• It wasn’t really Eternal September that killed Usenet, though; it was spam, and the lack of effective means to control it — or the will to completely isolate the servers that tolerated it.

        The AOLers weren’t the ones with the Perl scripts emitting buy herbal teen viagra. Rather, the new popularity of the medium made it appealing to every unscrupulous idiot with a get-rich-quick scheme. The first commercial spammers went on to publish a book about how to spam Usenet, which instructed similarly unscrupulous businessfolks to “hire a nerd” to code up a spam bot.

      • Your comparison to usenet is a bit silly. Obviously there was at least “a slight learning curve” to obtaining and working a news reader in 1993. And in 2023, for that matter.

        Furthermore, on reddit and elsewhere there are lots of dumb posts by technically savvy people. There was whole busy subs full of memes and jokes which could only have been created by someone with in-depth technical knowledge.

        Lots of people who do not have the time or the wherewithal to wade through obtuse tech rituals have plenty to contribute and I’m sorry you have allowed your life to be so narrow that you haven’t noticed that.

  • I came here after reading a migration guide at r/redditalternatives, i just wanna say, describing the technical aspects of kbin and ActivityPub doesnt really help navigate the the kbin UI.

    It’s not really necesary to explain how kbin, lenny and mastodon can interact with eachother when the average brand new user doesn’t know how to interact and is overwhelmed by kbin’s webpage alone. Currently these platforms are being intoduced from the developer’s POV and it’s like being thrown to the deep end of the pool.

    Anyways back to reading any and all posts i can find to figure this site out lmao

    • Yes almost all guides and introductions goes into activity pubs and feds. General users don’t care. Just point them to a “website” to sign up on and how to reach the content. Eventually we all will learn about the cool underlying tech.

      Information overload is a very real thing for new users.

      • But you can’t tell them how to find content if you aren’t explaining to them how federation works at least on a basic level. Because they need to understand that not every community is on the server they have their account on and if they want to follow certain communities they have to search for them with this (otherwise) weird string that is somehow containing a part of another website.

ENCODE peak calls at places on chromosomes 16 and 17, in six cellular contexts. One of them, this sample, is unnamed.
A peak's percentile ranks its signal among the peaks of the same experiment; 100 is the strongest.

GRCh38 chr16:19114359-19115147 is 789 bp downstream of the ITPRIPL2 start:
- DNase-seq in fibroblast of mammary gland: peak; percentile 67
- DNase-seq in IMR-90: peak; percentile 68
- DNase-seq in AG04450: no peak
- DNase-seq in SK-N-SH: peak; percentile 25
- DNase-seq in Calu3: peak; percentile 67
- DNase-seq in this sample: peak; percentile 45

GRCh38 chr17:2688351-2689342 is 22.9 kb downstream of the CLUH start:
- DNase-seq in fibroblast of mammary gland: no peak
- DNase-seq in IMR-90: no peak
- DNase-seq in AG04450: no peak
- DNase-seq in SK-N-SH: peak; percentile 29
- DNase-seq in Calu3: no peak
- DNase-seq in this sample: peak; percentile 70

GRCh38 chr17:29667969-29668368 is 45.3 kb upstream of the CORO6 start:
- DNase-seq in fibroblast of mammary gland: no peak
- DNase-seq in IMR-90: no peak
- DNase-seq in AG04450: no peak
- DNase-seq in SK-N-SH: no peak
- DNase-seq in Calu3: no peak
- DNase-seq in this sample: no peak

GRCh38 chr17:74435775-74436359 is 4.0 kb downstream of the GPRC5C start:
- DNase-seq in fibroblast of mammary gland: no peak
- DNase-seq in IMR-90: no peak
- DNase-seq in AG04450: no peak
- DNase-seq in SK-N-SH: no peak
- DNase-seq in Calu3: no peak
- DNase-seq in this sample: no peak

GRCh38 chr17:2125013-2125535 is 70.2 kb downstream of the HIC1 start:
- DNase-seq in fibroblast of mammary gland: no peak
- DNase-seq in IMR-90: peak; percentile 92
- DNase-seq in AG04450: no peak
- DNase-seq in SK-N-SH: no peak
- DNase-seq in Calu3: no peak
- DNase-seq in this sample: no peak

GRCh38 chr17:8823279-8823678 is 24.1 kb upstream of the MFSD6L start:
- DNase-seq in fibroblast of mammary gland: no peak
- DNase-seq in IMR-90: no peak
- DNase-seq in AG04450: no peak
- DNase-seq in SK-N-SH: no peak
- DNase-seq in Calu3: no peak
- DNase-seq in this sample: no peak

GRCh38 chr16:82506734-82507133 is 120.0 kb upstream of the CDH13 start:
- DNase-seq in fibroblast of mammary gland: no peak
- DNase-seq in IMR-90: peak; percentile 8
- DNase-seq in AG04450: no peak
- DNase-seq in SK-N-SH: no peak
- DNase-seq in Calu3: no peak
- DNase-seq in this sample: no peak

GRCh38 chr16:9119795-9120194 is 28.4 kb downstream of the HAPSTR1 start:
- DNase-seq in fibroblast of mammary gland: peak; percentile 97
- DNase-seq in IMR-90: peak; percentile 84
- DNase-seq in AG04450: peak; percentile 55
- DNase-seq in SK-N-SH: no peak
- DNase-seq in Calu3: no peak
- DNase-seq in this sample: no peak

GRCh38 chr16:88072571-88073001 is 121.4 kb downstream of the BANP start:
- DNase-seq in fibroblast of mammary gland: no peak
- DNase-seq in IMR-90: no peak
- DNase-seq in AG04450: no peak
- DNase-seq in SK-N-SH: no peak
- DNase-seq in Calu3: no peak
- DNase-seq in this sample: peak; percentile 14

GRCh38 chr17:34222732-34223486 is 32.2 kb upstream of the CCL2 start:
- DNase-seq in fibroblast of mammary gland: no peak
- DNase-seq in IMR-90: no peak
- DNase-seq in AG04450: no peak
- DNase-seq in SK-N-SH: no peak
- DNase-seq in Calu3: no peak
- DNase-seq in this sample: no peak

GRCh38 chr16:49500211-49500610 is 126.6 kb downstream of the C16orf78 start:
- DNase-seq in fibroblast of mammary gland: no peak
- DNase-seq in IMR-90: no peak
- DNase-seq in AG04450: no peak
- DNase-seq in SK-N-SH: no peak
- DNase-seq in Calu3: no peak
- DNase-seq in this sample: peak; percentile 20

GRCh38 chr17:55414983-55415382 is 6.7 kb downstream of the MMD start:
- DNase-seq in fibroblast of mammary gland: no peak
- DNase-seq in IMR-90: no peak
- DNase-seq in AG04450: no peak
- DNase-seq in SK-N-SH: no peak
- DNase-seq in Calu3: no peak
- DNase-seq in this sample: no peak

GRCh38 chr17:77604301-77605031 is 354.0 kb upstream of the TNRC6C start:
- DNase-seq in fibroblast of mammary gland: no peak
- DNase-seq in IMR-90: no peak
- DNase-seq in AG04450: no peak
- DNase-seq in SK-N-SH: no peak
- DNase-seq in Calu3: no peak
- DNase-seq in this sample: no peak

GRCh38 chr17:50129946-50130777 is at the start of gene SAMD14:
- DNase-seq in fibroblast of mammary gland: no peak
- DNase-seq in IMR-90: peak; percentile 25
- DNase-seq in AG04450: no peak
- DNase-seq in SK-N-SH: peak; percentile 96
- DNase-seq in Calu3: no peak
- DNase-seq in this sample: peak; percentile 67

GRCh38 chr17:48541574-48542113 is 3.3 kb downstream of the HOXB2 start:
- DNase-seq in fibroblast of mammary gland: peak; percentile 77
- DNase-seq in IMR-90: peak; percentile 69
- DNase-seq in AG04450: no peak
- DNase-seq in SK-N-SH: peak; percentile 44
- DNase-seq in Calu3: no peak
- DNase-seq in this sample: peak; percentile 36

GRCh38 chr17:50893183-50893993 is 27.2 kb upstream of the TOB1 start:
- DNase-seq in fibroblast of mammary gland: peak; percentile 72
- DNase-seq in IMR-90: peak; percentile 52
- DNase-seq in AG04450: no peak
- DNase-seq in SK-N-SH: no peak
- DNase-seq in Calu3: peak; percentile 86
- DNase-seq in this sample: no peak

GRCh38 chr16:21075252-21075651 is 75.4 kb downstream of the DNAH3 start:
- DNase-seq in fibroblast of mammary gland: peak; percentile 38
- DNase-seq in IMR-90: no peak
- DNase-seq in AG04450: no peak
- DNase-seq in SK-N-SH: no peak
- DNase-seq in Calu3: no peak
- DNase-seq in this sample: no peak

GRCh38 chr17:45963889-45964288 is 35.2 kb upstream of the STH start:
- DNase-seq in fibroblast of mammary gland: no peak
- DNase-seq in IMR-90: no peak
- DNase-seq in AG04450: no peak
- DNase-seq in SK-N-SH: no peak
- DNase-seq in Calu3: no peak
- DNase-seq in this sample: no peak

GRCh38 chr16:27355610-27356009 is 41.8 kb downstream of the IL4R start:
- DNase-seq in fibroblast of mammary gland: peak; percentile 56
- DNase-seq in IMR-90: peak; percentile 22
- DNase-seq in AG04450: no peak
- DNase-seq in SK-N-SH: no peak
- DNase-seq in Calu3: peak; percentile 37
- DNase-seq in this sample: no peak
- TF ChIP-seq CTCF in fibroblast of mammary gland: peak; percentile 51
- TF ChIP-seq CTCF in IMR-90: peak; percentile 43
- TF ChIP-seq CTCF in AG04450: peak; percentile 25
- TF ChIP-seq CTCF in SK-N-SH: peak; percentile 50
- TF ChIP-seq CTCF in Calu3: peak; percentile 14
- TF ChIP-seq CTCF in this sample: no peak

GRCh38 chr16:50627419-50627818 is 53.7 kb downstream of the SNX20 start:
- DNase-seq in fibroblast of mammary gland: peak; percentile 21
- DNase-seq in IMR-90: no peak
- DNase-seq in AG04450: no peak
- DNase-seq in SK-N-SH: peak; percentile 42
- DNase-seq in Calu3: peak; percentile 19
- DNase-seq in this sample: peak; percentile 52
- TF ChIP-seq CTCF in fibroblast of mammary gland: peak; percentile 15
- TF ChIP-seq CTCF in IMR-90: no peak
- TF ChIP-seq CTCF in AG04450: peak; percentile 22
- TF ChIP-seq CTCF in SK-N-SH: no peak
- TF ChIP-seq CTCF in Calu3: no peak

• Today is my first day using lemmy on a desktop and not a mobile device. It was certainly not easy on mobile but finding and subscribing to communities was easy once I used desktop. But mobile is certainly not a good way to start. I would recommend to anyone starting out use web browser on your desktop first and then you can transition to mobile.

  • Blind user. So far my experience with Lemmy is good, slightly better than Reddit. The major accessibility hurdle is some way to easily navigate through comments. Possible ideas would be using HTML landmarks, headers, or invisible (to sighted users) separators.

    • Wow the comments are are all nested under the same parent, without hierarchy.


      // and 
    • @CasscadingSymmetry Very good points thanks! I revised that section to include them. An excerpt:

      "For many people, very much including me, the Fediverse isn’t easy. It gets easier over time as you figure things out and get used to the quirks, but I’ve been on Mastodon since 2017 and I still find it very complex – and sometimes confusing, too …

      As the examples I gave above in the discussion of reality making it more complex highlight, Kbin and Lemmy have similar quirks. That’s okay! I mean, it’s not ideal, but it is what it is; the developers are doing what they can to improve things, guides are betting better quickly, hopefully it’ll get easier over time – and it’s not like you need an advanced degree in computer sicence to figure it out. But it’s not easy! So please don’t misset expectations and alienate people by telling them that it is!"